AI tool makes speedy gene-editing possible, offers alternative to CRISPR

Crispr Cas9 Gene Editing Social

Researchers have designed an artificial intelligence (AI) program that may enable the production of customizable proteins called zinc fingers to treat diseases by turning genes on and off.

The research published on Thursday in Nature Biotechnology may accelerate large-scale gene therapy development.

Illnesses including cystic fibrosis, Tay-Sachs disease, and sickle cell anemia are caused by errors in the order of the DNA letters that encode operating instructions for every human cell. In some cases, scientists can correct these mistakes with gene-editing methods that rearrange these letters. Other conditions are caused by the cellular machinery’s misreading of DNA codes. 

A gene providing the recipe for a particular protein often partners with transcription factors that tell the cell how much of that protein to make. When this process goes awry, over- or underactive genes contribute to diabetes, cancer, and neurological disorders.

Zinc-finger editing can help restore normal epigenetic activity. Among the most abundant human protein structures, zinc fingers can guide DNA repair by grabbing scissor-like enzymes and directing them to cut faulty segments from the code. Similarly, zinc fingers can hook onto transcription factors and pull them toward a gene segment needing regulation. By customizing these instructions, genetic engineers can tailor gene activities.

However, because researchers need to be able to tell -- out of countless possible combinations -- how every zinc finger interacts with its neighbor for each desired genetic change, zinc fingers are challenging to design for specific tasks. The new technology outlined in the study, ZFDesign, overcomes this obstacle by using AI to model and design these interactions. The model is based on data generated by screening nearly 50 billion possible zinc finger-DNA interactions.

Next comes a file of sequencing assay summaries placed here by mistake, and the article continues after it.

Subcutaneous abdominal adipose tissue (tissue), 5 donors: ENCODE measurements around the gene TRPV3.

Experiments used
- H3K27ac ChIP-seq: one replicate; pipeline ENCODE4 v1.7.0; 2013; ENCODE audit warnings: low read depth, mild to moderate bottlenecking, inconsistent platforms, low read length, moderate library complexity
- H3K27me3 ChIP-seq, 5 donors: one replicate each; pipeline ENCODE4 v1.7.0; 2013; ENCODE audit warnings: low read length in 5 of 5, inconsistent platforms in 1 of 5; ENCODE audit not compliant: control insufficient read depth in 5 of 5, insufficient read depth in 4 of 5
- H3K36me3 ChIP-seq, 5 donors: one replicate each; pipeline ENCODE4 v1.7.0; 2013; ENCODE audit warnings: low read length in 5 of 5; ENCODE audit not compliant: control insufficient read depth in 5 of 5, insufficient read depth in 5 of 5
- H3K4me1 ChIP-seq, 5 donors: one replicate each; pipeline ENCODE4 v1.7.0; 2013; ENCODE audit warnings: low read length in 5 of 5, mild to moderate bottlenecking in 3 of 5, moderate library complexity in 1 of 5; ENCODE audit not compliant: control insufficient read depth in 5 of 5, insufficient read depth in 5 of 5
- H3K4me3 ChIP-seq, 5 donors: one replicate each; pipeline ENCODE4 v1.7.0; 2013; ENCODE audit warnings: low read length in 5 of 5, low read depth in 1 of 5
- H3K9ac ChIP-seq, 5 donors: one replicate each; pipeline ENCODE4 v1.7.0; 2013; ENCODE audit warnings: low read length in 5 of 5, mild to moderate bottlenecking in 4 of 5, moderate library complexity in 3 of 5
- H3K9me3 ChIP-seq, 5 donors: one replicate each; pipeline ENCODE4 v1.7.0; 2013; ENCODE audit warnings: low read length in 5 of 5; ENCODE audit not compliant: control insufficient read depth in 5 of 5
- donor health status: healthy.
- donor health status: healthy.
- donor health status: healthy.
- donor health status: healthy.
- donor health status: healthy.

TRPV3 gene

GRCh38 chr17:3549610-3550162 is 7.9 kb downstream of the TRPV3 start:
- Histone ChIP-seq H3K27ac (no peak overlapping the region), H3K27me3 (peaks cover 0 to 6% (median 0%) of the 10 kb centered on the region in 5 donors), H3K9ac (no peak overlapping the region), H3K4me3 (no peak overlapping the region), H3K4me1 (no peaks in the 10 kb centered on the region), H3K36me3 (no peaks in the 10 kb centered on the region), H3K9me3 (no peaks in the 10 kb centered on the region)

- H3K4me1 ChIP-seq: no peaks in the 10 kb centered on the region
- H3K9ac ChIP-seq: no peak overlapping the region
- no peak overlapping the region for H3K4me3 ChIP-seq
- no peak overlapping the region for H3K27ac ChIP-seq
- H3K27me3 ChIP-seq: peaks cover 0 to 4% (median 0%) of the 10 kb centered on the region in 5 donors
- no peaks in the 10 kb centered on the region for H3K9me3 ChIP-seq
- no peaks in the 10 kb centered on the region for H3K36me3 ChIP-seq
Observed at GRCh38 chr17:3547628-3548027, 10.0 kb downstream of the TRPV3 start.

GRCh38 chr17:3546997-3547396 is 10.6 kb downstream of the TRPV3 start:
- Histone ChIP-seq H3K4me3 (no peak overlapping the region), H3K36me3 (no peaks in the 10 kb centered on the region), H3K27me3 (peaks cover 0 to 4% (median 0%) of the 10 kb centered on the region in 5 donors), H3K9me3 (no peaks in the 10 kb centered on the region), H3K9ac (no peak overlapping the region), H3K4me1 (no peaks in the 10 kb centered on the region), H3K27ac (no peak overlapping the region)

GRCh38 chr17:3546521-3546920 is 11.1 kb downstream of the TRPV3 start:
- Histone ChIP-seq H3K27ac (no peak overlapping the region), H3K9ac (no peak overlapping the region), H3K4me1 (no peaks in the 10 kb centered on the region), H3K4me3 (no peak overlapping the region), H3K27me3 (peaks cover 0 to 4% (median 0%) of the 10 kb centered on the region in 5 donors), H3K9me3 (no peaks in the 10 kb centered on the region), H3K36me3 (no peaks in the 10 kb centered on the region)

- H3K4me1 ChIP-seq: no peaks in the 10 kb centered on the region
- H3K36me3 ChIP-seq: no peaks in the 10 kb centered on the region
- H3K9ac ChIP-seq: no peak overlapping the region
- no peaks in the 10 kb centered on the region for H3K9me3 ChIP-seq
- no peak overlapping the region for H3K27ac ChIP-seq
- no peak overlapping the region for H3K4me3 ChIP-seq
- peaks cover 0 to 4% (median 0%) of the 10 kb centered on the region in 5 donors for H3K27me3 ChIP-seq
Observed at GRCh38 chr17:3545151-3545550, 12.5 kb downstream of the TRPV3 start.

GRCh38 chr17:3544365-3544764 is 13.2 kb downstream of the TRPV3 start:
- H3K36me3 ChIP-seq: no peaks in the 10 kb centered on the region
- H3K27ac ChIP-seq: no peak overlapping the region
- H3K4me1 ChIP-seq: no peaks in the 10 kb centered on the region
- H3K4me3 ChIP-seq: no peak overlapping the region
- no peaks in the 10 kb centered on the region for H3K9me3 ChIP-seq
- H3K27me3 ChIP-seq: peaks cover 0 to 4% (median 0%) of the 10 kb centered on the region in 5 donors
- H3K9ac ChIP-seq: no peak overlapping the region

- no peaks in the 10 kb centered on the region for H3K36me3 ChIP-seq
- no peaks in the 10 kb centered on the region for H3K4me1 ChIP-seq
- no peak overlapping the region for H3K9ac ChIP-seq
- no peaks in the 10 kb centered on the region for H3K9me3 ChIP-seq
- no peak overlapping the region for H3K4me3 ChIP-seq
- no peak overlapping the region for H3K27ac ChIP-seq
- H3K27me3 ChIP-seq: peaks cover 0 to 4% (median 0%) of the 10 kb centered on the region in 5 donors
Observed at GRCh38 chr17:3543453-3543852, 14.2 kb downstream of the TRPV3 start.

Zinc-finger editing also offers a potentially safer alternative to the gene-editing technology CRISPR. Unlike human-derived zinc fingers, CRISPR uses bacterial proteins to interact with genetic code. These “foreign” proteins could trigger patients’ immune systems to attack them like any infection, leading to dangerous inflammation, according to the study investigators. Zinc-finger tools’ small size may also provide more flexible gene therapy techniques.

To test the AI design code, the research team used a customized zinc finger to disrupt the coding sequence of a human gene. They also built zinc fingers that successfully reprogrammed transcription factors to bind near a target gene sequence and turn its expression up or down, demonstrating the technology’s use for epigenetic changes. However, because zinc fingers are not specific to a single gene, some combinations can lead to unintended genetic code changes. Hence, the team plans to refine its AI program to build more precise zinc-finger groupings that only prompt desired edits.

“By speeding up zinc finger design, coupled with their smaller size, our system paves the way for using these proteins to control multiple genes at the same time,” said senior author Marcus Noyes, PhD, in a statement. “This approach may help correct diseases that have multiple genetic causes, such as heart disease, obesity, and many cases of autism.” 

Noyes is a co-founder of TBG Therapeutics, a company that develops methods to design zinc fingers and apply them to disease treatments. He is also a member of NYU Langone which has patents pending for these tools from which both Noyes and NYU Langone may benefit financially.

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